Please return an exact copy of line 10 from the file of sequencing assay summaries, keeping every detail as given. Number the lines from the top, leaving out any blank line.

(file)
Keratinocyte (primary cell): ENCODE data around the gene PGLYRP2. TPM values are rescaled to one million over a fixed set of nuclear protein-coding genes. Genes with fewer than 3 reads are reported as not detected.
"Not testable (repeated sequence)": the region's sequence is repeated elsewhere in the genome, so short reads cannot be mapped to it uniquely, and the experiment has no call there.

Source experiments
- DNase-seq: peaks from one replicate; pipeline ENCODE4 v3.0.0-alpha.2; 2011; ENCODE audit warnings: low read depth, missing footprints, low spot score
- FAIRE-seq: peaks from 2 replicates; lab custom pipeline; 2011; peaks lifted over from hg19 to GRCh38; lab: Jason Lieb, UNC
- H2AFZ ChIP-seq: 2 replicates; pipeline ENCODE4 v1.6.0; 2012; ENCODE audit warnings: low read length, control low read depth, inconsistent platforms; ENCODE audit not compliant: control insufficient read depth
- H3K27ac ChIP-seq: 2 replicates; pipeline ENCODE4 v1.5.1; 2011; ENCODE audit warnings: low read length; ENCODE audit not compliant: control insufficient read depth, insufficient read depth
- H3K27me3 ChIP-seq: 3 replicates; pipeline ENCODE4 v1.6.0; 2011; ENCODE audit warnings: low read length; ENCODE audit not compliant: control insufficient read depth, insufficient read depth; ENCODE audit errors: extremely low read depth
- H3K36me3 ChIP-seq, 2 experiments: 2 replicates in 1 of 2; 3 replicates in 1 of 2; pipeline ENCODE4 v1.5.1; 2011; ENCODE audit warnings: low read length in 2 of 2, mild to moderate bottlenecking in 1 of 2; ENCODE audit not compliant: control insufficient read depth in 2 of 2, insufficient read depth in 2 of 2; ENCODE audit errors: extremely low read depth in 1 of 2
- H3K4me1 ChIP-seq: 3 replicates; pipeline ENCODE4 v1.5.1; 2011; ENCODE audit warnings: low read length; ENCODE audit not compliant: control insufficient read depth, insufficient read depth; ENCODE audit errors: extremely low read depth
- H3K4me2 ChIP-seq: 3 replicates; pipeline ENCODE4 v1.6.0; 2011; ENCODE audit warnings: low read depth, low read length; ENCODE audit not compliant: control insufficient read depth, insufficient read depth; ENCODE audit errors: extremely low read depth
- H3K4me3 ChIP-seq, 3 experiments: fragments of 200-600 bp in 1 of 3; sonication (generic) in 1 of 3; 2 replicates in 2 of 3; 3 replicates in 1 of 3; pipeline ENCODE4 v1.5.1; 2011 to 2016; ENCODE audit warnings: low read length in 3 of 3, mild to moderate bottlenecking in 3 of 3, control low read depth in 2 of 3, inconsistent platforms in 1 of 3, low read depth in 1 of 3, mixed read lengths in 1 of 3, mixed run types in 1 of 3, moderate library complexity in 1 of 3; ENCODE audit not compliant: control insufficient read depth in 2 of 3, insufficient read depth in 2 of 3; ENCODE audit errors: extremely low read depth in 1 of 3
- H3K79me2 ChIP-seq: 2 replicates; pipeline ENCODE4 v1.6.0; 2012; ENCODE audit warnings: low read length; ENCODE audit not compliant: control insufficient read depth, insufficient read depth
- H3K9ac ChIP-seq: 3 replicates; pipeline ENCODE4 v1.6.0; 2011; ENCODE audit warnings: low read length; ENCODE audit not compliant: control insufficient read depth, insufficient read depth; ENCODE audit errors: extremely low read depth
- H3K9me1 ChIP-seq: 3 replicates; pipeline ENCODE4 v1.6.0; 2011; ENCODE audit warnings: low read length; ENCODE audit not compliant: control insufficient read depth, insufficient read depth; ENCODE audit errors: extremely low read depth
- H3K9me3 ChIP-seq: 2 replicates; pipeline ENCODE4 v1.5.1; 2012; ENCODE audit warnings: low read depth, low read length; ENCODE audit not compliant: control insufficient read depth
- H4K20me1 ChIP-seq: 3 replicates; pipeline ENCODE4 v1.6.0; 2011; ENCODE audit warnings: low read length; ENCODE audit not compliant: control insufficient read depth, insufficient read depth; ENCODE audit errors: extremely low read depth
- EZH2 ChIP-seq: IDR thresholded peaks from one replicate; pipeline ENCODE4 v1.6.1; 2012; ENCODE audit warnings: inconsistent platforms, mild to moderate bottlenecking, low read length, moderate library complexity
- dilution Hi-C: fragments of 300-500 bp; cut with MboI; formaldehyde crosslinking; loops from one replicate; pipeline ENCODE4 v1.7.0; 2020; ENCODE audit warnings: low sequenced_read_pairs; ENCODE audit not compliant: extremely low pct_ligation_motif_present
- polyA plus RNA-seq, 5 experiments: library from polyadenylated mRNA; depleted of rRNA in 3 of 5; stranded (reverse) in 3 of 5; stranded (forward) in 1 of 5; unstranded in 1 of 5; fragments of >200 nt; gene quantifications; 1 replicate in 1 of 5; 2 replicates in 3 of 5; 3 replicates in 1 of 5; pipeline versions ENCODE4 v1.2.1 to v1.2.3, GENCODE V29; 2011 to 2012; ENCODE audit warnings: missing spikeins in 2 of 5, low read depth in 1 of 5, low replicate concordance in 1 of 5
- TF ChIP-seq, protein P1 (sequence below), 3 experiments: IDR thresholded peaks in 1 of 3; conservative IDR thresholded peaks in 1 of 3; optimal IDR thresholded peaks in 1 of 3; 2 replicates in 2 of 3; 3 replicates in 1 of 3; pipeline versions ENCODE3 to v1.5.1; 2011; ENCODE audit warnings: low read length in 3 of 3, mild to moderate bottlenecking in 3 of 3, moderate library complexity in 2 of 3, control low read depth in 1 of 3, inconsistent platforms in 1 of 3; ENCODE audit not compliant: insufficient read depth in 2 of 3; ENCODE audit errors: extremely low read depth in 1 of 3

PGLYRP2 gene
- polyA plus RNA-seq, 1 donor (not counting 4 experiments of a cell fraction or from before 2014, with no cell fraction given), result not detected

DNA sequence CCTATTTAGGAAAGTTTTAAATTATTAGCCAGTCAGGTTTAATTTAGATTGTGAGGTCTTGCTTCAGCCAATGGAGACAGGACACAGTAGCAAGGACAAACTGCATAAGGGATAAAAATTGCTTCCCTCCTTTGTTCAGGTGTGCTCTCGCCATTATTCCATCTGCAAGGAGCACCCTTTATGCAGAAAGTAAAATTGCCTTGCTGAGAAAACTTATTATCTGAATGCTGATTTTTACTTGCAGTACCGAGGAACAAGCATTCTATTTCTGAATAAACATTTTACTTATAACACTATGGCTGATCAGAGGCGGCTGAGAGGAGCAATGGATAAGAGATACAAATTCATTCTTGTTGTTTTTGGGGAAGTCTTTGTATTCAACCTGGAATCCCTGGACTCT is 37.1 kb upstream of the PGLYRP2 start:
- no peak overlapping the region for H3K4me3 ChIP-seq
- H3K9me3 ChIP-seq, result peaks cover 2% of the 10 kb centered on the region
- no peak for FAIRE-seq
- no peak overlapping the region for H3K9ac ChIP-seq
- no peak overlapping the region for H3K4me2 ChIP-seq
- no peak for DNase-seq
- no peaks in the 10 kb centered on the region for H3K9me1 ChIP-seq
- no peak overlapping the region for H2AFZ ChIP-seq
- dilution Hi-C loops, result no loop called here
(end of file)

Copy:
- H3K4me1 ChIP-seq: 3 replicates; pipeline ENCODE4 v1.5.1; 2011; ENCODE audit warnings: low read length; ENCODE audit not compliant: control insufficient read depth, insufficient read depth; ENCODE audit errors: extremely low read depth